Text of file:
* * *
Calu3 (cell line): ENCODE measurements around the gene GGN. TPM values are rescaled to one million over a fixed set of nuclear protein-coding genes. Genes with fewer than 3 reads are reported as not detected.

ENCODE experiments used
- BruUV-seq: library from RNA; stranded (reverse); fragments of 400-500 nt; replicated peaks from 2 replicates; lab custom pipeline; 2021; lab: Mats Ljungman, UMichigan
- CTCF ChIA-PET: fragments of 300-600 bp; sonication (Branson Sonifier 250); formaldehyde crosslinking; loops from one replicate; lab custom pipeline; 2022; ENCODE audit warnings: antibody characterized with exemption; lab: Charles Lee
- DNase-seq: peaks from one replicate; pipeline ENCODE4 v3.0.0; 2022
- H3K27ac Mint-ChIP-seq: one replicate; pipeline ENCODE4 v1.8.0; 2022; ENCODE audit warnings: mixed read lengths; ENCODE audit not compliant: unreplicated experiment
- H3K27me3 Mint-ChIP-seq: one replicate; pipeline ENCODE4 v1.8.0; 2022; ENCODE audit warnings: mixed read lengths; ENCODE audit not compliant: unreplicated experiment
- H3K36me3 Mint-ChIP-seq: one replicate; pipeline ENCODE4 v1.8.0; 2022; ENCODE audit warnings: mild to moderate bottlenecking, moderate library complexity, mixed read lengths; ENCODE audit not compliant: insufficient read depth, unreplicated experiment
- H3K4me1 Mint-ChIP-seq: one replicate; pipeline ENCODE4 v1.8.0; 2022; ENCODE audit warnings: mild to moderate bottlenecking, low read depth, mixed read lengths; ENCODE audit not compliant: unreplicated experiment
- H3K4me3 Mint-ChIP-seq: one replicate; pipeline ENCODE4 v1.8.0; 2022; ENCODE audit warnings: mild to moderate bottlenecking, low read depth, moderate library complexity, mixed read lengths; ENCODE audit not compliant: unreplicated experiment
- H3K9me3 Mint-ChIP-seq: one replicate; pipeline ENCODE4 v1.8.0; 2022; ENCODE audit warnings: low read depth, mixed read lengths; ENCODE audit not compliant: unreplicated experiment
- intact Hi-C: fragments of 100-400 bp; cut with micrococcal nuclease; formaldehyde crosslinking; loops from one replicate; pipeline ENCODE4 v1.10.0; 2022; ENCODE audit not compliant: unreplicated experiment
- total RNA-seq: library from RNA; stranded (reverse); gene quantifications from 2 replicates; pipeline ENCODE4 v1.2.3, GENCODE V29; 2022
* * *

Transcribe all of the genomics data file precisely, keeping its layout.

Calu3 (cell line): ENCODE measurements around the gene GGN. TPM values are rescaled to one million over a fixed set of nuclear protein-coding genes. Genes with fewer than 3 reads are reported as not detected.

ENCODE experiments used
- BruUV-seq: library from RNA; stranded (reverse); fragments of 400-500 nt; replicated peaks from 2 replicates; lab custom pipeline; 2021; lab: Mats Ljungman, UMichigan
- CTCF ChIA-PET: fragments of 300-600 bp; sonication (Branson Sonifier 250); formaldehyde crosslinking; loops from one replicate; lab custom pipeline; 2022; ENCODE audit warnings: antibody characterized with exemption; lab: Charles Lee
- DNase-seq: peaks from one replicate; pipeline ENCODE4 v3.0.0; 2022
- H3K27ac Mint-ChIP-seq: one replicate; pipeline ENCODE4 v1.8.0; 2022; ENCODE audit warnings: mixed read lengths; ENCODE audit not compliant: unreplicated experiment
- H3K27me3 Mint-ChIP-seq: one replicate; pipeline ENCODE4 v1.8.0; 2022; ENCODE audit warnings: mixed read lengths; ENCODE audit not compliant: unreplicated experiment
- H3K36me3 Mint-ChIP-seq: one replicate; pipeline ENCODE4 v1.8.0; 2022; ENCODE audit warnings: mild to moderate bottlenecking, moderate library complexity, mixed read lengths; ENCODE audit not compliant: insufficient read depth, unreplicated experiment
- H3K4me1 Mint-ChIP-seq: one replicate; pipeline ENCODE4 v1.8.0; 2022; ENCODE audit warnings: mild to moderate bottlenecking, low read depth, mixed read lengths; ENCODE audit not compliant: unreplicated experiment
- H3K4me3 Mint-ChIP-seq: one replicate; pipeline ENCODE4 v1.8.0; 2022; ENCODE audit warnings: mild to moderate bottlenecking, low read depth, moderate library complexity, mixed read lengths; ENCODE audit not compliant: unreplicated experiment
- H3K9me3 Mint-ChIP-seq: one replicate; pipeline ENCODE4 v1.8.0; 2022; ENCODE audit warnings: low read depth, mixed read lengths; ENCODE audit not compliant: unreplicated experiment
- intact Hi-C: fragments of 100-400 bp; cut with micrococcal nuclease; formaldehyde crosslinking; loops from one replicate; pipeline ENCODE4 v1.10.0; 2022; ENCODE audit not compliant: unreplicated experiment
- total RNA-seq: library from RNA; stranded (reverse); gene quantifications from 2 replicates; pipeline ENCODE4 v1.2.3, GENCODE V29; 2022